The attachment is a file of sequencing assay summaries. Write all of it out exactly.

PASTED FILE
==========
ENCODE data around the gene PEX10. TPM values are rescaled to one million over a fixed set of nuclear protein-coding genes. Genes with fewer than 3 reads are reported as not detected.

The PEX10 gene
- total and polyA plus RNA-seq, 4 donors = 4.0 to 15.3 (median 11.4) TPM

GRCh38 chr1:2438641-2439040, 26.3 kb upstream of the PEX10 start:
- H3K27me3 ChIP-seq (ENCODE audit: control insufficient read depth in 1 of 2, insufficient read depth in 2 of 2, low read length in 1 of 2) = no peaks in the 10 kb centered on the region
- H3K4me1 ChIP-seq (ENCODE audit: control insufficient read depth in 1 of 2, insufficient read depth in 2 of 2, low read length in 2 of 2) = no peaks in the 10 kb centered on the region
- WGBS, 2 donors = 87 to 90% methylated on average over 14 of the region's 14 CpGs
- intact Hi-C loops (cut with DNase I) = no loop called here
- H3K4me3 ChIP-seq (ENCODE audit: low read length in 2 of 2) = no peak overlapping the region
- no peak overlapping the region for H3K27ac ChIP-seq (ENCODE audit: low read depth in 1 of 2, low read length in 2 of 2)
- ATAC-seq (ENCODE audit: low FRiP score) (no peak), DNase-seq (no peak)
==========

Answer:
ENCODE data around the gene PEX10. TPM values are rescaled to one million over a fixed set of nuclear protein-coding genes. Genes with fewer than 3 reads are reported as not detected.

The PEX10 gene
- total and polyA plus RNA-seq, 4 donors = 4.0 to 15.3 (median 11.4) TPM

GRCh38 chr1:2438641-2439040, 26.3 kb upstream of the PEX10 start:
- H3K27me3 ChIP-seq (ENCODE audit: control insufficient read depth in 1 of 2, insufficient read depth in 2 of 2, low read length in 1 of 2) = no peaks in the 10 kb centered on the region
- H3K4me1 ChIP-seq (ENCODE audit: control insufficient read depth in 1 of 2, insufficient read depth in 2 of 2, low read length in 2 of 2) = no peaks in the 10 kb centered on the region
- WGBS, 2 donors = 87 to 90% methylated on average over 14 of the region's 14 CpGs
- intact Hi-C loops (cut with DNase I) = no loop called here
- H3K4me3 ChIP-seq (ENCODE audit: low read length in 2 of 2) = no peak overlapping the region
- no peak overlapping the region for H3K27ac ChIP-seq (ENCODE audit: low read depth in 1 of 2, low read length in 2 of 2)
- ATAC-seq (ENCODE audit: low FRiP score) (no peak), DNase-seq (no peak)